Only job-related information should be requested from a reference. Following are some do’s and don’ts to consider when making the reference call and a list of suggested questions which may be helpful to you in determining what questions you want to ask of references. You will likely obtain greater cooperation from a prior employer if you limit the number of questions to those that you feel are essential and to no more than 6-8 questions. While a personal reference may be willing to answer more questions, the information provided may not be as reliable since a candidate is likely to only provide personal references that will be complimentary.
- Do not leave a call-back if the person you are trying to reach is not available. You may receive the return call when you are unable to discuss the applicant.
- Identify yourself immediately, explain your position with the company, and tell the party why you’re calling about the applicant.
- Assure your contact that any discussions you have will be held in confidence.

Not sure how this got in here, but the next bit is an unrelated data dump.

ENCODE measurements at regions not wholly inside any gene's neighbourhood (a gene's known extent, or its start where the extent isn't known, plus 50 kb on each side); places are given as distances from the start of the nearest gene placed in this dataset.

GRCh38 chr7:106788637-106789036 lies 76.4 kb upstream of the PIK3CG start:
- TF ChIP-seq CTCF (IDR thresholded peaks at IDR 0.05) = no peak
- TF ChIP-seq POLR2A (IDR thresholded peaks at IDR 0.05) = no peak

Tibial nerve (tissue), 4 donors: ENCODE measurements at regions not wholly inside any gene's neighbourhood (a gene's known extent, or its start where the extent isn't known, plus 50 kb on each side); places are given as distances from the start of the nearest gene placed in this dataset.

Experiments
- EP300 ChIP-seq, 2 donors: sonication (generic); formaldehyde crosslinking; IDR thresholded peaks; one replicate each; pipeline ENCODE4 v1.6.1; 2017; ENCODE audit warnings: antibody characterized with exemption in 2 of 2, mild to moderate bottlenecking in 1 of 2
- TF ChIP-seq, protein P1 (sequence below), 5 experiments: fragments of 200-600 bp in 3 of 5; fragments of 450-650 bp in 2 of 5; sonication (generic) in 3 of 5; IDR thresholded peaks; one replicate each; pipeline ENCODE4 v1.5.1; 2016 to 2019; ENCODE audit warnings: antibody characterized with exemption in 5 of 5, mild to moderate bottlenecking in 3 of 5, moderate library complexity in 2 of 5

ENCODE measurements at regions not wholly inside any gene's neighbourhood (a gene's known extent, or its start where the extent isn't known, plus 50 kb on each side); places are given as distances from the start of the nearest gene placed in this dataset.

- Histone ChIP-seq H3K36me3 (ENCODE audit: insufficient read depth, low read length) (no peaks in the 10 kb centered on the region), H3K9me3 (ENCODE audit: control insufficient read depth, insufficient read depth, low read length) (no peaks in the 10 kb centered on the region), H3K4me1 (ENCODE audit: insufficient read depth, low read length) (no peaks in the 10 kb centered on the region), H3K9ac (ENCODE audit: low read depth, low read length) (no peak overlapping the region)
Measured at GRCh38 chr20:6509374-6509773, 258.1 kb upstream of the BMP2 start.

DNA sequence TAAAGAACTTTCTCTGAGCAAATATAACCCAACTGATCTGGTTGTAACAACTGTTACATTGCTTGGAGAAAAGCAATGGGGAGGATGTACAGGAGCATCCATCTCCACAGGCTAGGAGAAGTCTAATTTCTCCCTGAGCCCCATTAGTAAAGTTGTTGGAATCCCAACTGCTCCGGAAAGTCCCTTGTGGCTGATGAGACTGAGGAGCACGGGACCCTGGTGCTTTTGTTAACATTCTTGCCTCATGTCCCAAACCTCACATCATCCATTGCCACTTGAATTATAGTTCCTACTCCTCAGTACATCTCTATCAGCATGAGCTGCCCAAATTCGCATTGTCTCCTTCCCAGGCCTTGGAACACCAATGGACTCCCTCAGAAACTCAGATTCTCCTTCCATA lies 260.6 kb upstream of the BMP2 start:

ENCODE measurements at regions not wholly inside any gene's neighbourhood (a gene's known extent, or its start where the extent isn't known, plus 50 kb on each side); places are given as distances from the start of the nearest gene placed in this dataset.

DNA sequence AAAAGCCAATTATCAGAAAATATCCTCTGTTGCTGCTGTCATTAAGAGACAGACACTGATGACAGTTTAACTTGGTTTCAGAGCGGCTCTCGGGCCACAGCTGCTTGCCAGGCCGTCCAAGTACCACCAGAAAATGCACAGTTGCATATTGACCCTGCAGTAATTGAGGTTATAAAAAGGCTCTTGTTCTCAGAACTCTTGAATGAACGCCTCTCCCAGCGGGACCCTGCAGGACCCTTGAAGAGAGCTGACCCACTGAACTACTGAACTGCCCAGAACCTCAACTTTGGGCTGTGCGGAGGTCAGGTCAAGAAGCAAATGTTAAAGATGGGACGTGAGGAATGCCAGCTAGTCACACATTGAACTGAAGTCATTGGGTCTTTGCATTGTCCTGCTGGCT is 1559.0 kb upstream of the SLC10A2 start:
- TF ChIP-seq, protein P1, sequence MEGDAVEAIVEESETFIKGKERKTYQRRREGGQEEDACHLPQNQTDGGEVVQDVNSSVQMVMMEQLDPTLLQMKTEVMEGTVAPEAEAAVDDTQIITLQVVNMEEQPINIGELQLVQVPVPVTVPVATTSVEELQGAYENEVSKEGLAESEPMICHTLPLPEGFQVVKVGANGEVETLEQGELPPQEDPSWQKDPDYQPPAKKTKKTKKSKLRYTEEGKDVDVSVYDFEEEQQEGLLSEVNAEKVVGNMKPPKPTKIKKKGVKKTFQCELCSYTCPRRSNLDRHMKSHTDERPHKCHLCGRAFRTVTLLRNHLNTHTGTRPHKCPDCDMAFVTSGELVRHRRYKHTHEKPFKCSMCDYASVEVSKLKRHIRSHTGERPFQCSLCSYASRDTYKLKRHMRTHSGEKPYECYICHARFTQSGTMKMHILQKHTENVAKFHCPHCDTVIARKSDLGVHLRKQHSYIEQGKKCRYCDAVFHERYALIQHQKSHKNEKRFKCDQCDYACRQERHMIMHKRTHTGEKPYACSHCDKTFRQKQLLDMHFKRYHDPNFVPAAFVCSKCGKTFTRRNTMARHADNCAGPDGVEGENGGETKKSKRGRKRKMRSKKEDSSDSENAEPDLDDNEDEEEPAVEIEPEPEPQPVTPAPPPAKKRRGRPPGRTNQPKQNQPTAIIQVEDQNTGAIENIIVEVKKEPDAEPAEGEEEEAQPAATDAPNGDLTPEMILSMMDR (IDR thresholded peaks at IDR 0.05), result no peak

- Ask whether he or she is free to discuss the situation.
- Offer to have the party call you back collect if you sense that the person doubts the legitimacy of your call.
- Try to establish rapport with the party you are calling. Maybe you know someone in their organization. Many times a freer exchange of information comes about when the individual you are calling identifies with the company, your position, or some mutual point of interest.
- Tell the person about the position for which the applicant is being considered. A better evaluation can be made if it is in relation to a specific job.
- Ask the general question such as, “What was the nature of the applicant’s work with you?” After the person responds, lead in with more specific questions.